To be honest, anyone who holds leases/rights/et al on any of the remaining palaces/houses would be stupid to demolish. Soon conglomerate multiplexes are going to lose their vogue, the real estate for cost per square foot to show a film will be too much, and the smart studios will send their pictures to a more levelled, reasonably priced, and elegantly structured house or palace, on the Blvd or not.

I only pray it is sooner rather than later.

rivest266
rivest266 on August 5, 2016 at 4:12 pm

April 26th, 1928 grand opening ad in the photo section.

JimFarris
JimFarris on April 17, 2017 at 2:40 pm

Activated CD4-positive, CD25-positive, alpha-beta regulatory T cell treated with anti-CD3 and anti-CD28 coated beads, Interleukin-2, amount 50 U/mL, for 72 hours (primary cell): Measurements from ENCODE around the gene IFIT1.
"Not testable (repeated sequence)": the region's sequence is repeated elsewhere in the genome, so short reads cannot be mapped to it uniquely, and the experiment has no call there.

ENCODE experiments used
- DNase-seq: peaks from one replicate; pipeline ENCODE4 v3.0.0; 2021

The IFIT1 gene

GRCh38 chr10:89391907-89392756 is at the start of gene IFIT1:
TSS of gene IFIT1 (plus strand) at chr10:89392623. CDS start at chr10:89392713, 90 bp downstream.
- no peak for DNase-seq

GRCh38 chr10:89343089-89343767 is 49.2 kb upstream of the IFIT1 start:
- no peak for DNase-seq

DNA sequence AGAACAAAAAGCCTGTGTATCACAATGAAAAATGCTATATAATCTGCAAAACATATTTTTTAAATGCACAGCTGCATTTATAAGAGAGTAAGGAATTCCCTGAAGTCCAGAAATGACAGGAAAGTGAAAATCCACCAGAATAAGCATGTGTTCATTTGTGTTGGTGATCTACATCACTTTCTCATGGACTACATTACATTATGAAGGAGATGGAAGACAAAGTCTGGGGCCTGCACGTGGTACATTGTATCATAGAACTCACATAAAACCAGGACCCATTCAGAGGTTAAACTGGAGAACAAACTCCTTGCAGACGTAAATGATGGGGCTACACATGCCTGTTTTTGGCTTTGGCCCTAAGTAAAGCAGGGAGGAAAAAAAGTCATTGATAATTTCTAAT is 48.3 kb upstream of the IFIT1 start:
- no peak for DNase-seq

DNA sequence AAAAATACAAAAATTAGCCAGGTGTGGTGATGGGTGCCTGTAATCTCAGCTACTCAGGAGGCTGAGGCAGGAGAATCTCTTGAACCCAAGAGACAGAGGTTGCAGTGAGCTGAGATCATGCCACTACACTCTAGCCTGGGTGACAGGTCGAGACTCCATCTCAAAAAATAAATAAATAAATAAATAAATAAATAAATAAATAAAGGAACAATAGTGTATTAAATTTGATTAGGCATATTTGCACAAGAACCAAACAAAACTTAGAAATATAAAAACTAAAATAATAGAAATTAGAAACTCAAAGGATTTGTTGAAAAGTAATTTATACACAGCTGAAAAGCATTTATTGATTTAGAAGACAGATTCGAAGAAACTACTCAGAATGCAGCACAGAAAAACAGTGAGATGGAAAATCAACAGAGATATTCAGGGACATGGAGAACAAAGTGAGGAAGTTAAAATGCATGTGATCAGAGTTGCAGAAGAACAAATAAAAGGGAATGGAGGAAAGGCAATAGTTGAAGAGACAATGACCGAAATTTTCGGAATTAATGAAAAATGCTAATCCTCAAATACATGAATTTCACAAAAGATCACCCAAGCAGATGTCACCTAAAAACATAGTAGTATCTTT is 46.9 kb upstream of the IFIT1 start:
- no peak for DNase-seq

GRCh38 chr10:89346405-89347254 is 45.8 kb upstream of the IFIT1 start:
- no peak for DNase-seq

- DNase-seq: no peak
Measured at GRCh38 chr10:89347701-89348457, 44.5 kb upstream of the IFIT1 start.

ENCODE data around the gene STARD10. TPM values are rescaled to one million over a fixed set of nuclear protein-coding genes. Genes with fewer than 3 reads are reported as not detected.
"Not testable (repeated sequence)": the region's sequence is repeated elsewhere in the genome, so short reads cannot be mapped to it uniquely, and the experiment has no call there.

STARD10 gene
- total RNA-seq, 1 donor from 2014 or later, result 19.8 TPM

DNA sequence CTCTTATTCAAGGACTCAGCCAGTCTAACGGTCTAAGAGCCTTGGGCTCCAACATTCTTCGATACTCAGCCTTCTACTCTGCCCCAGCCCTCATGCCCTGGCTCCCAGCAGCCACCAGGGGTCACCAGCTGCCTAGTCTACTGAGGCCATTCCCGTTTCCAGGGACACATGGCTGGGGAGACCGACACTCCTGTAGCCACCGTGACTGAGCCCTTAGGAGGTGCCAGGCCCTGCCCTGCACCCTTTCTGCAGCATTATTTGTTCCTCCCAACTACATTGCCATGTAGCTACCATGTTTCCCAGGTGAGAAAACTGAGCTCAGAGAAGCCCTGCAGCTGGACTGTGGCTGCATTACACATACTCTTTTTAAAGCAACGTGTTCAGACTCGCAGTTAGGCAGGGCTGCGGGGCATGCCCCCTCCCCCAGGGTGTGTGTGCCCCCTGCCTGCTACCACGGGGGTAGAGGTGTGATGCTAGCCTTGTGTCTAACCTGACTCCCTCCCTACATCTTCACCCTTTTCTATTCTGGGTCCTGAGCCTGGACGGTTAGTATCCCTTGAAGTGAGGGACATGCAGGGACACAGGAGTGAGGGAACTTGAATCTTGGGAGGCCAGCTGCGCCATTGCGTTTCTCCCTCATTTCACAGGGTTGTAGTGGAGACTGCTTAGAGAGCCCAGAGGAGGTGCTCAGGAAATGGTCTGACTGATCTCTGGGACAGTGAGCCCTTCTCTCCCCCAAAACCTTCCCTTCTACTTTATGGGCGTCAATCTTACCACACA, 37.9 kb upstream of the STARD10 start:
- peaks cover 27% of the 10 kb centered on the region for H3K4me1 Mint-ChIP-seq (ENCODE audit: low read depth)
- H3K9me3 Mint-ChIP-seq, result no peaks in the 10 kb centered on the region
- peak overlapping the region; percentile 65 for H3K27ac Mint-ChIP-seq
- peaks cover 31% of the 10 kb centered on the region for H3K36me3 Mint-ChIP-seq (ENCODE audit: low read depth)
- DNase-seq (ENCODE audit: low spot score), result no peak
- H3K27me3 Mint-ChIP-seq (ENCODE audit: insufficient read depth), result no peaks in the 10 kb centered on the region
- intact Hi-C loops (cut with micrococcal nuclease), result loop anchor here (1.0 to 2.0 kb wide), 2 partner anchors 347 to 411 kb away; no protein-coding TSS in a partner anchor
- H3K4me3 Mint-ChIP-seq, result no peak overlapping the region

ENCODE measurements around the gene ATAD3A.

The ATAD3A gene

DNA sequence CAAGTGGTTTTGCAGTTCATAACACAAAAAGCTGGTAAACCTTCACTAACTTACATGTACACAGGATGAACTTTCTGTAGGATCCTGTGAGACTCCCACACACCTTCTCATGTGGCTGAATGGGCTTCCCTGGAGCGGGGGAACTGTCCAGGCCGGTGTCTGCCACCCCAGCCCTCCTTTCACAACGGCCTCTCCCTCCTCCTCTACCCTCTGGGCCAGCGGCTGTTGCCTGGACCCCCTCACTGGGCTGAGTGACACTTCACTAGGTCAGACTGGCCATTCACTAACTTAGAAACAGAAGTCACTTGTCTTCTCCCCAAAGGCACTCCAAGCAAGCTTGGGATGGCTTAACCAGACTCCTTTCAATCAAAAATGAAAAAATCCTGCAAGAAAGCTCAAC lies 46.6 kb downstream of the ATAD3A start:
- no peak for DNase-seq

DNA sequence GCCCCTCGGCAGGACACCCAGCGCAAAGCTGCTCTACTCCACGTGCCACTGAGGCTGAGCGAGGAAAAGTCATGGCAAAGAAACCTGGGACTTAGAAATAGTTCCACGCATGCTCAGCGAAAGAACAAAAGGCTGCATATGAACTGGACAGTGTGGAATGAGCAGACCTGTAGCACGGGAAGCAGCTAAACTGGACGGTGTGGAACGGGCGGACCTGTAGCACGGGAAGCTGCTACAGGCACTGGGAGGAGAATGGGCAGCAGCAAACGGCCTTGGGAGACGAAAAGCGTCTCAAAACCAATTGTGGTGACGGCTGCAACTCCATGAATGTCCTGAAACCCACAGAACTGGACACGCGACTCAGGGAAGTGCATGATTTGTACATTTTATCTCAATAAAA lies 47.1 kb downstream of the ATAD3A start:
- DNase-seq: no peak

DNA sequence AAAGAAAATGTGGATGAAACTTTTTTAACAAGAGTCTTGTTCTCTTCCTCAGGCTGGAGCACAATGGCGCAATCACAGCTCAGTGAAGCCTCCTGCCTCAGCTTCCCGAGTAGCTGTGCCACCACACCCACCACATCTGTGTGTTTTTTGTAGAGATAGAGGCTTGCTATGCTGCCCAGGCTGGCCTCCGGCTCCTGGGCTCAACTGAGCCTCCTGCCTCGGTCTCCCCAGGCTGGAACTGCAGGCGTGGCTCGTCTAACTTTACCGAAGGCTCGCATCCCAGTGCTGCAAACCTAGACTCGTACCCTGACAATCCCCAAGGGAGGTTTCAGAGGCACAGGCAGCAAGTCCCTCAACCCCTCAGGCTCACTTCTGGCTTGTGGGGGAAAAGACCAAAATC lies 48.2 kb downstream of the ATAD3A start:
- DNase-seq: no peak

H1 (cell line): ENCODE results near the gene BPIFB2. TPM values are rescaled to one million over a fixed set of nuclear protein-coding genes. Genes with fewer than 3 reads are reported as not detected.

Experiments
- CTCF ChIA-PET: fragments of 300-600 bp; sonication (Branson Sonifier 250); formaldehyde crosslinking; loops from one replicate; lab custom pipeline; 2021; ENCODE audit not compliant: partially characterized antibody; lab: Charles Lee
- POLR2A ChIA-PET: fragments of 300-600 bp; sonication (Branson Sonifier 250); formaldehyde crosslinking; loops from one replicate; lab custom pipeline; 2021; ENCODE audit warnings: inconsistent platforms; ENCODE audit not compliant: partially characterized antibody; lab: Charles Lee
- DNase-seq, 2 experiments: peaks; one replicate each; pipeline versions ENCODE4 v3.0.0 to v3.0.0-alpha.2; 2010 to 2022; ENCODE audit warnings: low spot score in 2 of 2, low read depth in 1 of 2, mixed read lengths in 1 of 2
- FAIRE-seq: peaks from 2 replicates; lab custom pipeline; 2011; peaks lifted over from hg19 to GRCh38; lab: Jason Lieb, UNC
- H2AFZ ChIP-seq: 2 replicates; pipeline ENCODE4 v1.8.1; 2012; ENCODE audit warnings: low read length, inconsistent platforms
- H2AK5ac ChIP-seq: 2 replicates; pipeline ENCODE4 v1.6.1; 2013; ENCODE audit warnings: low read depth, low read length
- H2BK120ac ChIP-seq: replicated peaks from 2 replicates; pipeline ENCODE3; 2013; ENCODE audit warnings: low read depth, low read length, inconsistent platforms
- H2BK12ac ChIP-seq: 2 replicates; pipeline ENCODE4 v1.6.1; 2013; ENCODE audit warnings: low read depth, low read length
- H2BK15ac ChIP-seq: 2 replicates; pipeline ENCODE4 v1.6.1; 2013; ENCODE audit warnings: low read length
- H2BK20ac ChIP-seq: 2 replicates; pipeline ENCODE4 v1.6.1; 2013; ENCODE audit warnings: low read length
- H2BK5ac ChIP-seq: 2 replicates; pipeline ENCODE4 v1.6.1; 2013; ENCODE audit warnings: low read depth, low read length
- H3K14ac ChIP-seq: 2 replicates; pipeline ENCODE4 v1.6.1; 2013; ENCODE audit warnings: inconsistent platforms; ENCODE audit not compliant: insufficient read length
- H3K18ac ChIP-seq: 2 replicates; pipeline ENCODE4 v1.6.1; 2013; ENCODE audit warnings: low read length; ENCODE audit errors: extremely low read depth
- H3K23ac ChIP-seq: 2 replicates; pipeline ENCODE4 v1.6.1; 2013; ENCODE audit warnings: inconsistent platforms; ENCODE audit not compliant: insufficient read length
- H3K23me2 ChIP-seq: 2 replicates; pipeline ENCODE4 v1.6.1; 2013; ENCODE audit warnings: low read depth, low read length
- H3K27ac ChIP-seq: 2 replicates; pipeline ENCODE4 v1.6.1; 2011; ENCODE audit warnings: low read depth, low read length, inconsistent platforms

One of my best moving gowing memories ever as a kid. Mom and Dad took me to “How the West Was Won” in REAL Cinerama. The early 60’s were not so happy at my house but this cinema treat was amazing.

DavidZornig
DavidZornig on April 20, 2017 at 9:06 pm

1965 photo added courtesy of the Americas Past In Photos Facebook page.

Matt Lambros
Matt Lambros on July 18, 2017 at 11:52 am

I recently photographed the Warner (Pacific) Hollywood Theatre. Check out the photographs and a short write up at the link above.

Joe Vogel
Joe Vogel on July 18, 2017 at 9:43 pm

Thanks for posting the photos, Matt. I was only in the Warner Hollywood once, when I was about nine years old and our elementary school class went on a field trip to see This is Cinerama. The auditorium looks a bit smaller than I remember it,perhaps because the upper part is obscured by the triplexing.